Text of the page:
6 Replies Latest reply on Feb 1, 2010 12:46 PM by brazooka

    Underlined masculine/feminine ordinal indicators

    brazooka Level 1

      Hi,

       

      I'm posting this here in the hope of bringing the following issue to the attention of the folks responsible for font development/design at Adobe (and perhaps other affiliated type foundries).

       

      Most fonts have feminine and masculine ordinal indicators: ª and º (accessed at Alt-166 and Alt-167 respectively). They are used in Spanish and Portuguese, and perhaps other languages. While these characters are also used in other functions, they are mostly used as gender-specific ordinal indicators (2nd = 2ª or 2º, 3rd = 3ª or 3º and so on).

       

      In Spanish and European Portuguese, AFAIK, these gender-specific ordinal indicators may or may not be underlined. In Brazilian Portuguese, they are supposed to be underlined.

       

      When the underlined ordinal indicator is missing, the alternative most people use is to use the lower case "a" or "o", then underline and superscritp it. (You cannot simply underline the ordinal indicator, as that would result in a superscript "a" with the underline way below.) Another method would be to substitute the ordinal's font with a font that does have underlined ordinals. Whatever the method, these are not only time consuming, but they can also result in trouble when you need to export and otherwise manipulate the text. And obviously, they simply don't look good if you care about good typography.

       

      While some Adobe fonts have them underlined (including Courier, Helvetica etc), most don't (Courier New, Times New Roman etc). Out of the fonts that came with InDesign CS3, only 5 typefaces have the underlined ordinals. Two of them are decorative (Brush Script Std and Giddyup Std) and three are monospaced (Letter Gothic Std, Orator Std and Prestige Elite Std). Of all 220 fonts I had installed with Adobe PageMaker 6.0, only ITC American Typewriter and ITC Cheltenham carry the underlined ordinal indicators.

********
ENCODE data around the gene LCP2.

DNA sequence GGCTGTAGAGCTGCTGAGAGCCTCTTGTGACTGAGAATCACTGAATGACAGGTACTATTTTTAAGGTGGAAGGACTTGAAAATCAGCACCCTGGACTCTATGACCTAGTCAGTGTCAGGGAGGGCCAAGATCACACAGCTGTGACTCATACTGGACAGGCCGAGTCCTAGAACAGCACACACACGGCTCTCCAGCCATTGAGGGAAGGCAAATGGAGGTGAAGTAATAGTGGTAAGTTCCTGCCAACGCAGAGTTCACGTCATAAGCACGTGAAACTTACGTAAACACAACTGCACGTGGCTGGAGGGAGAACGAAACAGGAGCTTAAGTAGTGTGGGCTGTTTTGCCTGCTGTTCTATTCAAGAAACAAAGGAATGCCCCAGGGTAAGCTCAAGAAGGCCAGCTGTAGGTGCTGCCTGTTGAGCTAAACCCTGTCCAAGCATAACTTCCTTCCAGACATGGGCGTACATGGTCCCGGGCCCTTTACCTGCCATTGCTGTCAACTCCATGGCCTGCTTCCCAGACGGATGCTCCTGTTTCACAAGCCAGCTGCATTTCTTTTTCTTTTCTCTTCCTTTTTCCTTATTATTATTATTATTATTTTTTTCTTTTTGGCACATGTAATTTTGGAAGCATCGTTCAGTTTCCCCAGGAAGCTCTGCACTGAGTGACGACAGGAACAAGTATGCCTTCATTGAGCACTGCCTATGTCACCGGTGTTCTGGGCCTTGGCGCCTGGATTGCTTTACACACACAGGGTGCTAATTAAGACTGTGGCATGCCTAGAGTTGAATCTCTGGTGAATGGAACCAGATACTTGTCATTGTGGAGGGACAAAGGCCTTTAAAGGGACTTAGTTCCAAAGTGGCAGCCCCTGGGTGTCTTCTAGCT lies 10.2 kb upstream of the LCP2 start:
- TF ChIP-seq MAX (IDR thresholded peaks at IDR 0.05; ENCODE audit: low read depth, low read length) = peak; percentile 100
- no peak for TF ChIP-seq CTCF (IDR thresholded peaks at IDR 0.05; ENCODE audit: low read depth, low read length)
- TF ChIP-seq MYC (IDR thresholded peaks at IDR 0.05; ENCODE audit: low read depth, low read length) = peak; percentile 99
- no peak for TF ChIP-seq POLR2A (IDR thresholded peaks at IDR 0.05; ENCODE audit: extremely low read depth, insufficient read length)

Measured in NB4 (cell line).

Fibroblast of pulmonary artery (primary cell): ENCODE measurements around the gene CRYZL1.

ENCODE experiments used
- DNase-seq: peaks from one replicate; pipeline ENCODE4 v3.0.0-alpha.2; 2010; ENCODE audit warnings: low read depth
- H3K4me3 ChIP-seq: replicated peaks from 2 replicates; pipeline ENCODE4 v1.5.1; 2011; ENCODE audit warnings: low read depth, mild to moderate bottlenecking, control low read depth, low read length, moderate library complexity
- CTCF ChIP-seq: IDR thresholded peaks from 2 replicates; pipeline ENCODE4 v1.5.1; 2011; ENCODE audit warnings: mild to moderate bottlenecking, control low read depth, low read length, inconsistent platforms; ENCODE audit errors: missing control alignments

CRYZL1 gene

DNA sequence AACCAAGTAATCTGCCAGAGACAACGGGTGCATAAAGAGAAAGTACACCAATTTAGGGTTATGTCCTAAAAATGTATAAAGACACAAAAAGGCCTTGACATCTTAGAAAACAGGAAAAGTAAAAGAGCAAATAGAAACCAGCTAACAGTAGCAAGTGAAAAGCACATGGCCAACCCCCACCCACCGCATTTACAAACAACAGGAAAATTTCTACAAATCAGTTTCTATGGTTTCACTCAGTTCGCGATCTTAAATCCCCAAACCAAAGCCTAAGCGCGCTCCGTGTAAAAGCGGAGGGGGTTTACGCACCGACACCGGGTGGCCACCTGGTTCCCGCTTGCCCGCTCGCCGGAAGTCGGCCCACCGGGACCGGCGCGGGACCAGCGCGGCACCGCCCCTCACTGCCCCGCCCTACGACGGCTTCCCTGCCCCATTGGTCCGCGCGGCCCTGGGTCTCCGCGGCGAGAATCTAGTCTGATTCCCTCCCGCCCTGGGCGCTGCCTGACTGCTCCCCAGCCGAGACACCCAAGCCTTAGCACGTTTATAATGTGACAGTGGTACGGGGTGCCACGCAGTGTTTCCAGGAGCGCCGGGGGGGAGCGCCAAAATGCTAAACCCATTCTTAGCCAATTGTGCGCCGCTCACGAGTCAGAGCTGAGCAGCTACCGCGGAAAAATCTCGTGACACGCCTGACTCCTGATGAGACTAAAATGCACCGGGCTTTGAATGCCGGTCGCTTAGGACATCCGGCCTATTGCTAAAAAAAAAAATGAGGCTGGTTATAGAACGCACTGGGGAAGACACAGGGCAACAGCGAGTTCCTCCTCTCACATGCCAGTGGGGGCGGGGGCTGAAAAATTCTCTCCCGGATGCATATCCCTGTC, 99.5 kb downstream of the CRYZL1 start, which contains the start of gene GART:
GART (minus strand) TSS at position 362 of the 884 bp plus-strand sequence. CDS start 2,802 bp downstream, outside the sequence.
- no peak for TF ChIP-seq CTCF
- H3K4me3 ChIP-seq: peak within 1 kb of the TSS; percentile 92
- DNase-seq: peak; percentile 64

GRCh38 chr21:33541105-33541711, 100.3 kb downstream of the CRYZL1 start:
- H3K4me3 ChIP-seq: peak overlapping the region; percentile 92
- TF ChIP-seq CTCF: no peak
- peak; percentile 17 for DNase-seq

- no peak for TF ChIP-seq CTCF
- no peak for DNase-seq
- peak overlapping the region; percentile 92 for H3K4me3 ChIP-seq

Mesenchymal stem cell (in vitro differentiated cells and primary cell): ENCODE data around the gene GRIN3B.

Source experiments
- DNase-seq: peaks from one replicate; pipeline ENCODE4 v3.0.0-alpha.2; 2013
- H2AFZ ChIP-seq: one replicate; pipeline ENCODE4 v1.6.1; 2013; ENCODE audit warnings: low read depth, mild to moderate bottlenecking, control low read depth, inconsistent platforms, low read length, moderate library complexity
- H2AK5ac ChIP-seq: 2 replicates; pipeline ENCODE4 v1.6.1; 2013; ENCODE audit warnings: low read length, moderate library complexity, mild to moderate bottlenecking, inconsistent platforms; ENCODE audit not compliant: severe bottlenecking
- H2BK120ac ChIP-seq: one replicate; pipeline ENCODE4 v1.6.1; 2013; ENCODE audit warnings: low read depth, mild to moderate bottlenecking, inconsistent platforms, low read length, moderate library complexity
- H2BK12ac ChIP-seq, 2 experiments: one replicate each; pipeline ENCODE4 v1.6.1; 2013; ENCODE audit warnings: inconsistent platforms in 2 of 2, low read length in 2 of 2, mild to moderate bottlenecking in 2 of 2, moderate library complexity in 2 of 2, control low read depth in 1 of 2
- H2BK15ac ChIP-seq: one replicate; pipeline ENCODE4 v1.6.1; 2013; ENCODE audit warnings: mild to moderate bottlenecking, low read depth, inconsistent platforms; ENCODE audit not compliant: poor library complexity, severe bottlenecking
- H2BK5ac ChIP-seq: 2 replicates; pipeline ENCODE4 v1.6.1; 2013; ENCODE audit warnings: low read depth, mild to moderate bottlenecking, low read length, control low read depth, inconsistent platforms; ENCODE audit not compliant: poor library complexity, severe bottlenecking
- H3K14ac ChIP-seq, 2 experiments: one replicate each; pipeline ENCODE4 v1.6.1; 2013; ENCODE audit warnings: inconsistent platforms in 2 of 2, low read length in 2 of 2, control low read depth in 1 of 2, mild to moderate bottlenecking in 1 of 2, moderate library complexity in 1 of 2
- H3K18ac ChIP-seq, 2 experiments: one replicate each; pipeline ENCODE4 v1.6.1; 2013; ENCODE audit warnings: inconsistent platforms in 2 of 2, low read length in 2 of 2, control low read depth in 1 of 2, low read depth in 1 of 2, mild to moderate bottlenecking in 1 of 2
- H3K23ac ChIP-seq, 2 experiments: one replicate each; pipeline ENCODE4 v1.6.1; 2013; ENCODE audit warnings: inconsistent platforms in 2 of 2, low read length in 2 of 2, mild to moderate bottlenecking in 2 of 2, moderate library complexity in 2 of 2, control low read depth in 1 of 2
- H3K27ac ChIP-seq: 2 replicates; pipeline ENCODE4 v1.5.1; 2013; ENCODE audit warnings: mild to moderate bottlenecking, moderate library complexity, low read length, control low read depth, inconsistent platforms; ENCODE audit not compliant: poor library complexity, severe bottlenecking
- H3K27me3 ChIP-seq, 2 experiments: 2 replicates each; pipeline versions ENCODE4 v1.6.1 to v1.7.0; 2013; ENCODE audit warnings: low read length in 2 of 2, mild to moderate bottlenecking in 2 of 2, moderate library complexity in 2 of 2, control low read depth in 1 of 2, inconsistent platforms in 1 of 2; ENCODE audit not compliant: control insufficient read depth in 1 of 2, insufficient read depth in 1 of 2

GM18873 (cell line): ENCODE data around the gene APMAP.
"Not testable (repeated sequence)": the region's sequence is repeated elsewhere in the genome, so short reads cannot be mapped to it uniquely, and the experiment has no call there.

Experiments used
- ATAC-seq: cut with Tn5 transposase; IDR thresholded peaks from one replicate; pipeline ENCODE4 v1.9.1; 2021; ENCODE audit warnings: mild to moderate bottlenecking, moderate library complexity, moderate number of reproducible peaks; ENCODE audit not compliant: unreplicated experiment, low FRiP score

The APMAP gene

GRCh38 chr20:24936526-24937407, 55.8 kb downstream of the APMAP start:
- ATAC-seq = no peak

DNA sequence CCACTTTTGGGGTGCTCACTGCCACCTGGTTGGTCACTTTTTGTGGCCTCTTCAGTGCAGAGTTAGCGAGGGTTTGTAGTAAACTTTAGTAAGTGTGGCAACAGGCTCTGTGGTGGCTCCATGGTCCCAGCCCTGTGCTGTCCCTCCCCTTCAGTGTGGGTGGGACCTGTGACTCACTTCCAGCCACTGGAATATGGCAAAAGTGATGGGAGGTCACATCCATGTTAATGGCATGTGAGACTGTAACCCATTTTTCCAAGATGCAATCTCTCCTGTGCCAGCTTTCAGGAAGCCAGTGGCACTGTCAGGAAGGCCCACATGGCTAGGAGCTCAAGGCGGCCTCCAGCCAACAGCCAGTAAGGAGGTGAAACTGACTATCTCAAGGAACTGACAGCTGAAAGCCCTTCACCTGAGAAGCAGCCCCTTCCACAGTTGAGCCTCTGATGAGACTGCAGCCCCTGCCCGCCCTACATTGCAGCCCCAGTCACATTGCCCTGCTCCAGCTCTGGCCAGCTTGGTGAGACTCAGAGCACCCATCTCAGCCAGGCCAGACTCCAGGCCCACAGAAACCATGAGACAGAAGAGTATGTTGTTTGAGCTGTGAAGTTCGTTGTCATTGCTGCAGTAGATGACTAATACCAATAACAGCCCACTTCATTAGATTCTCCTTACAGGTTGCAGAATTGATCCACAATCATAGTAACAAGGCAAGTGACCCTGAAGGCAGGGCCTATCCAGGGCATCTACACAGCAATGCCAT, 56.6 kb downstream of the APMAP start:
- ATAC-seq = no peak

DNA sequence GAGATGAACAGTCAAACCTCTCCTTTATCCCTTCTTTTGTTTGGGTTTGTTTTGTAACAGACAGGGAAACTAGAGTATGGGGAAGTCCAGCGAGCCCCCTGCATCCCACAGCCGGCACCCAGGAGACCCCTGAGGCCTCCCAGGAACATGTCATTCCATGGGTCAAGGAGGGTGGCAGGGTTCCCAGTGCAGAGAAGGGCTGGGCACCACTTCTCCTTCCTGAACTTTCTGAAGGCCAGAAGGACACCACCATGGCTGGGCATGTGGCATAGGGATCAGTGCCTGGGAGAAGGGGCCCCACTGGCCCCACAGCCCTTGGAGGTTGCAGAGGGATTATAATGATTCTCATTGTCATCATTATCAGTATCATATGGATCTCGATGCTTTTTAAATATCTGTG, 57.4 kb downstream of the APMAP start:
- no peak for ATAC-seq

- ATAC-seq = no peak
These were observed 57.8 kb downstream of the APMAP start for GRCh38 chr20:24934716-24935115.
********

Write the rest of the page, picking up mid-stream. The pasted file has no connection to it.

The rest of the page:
Here is my suggestion: please add the underlined ordinal indicators to your fonts as you update them, even if it's only as a glyph, to allow users to opt as to whether underline or not these gender-specific ordinal indicators. Any thoughts and further suggestions are appreciated.

       

      Thank you,

       

      CB

        • 1. Re: Underlined masculine/feminine ordinal indicators
          MiguelSousa Adobe Employee

          Thank you very much for your feedback.

           

          I'm Portuguese and have spent most of my life in Portugal, so I'm quite familiar with what you describe. In European Portuguese it's not a big problem if the ordinals are not underlined, as the correct typesetting rule is to precede them with a period, like so:  1.º . I was not aware that the underline was a requirement for Brazilian Portuguese.

           

          At Adobe the longstanding practice has been to underline the ordinals only in handwritten-style or monospaced fonts. As I understand it, the alphabetic superiors were historically underscored in handwriting or typewriter output, because in those contexts the form tended to be nearly full-sized (entirely full-sized in the case of a typewriter), and thus needed an underscore to make it more distinctly different from a normal letter that was just poorly aligned.

           

          I don't think it would be appropriate to underline the ordinals in all our fonts since that would affect all the other languages that prefer otherwise. But, in this age of OpenType, there's definitely room to accommodate for the particular preferences of each language.

           

          With that said, would it help if the fonts had underlined ordmasculine and ordfeminine alternate glyphs, which could then be accessed via the Glyph panel?

          • 2. Re: Underlined masculine/feminine ordinal indicators
            brazooka Level 1

            Prezado Miguel,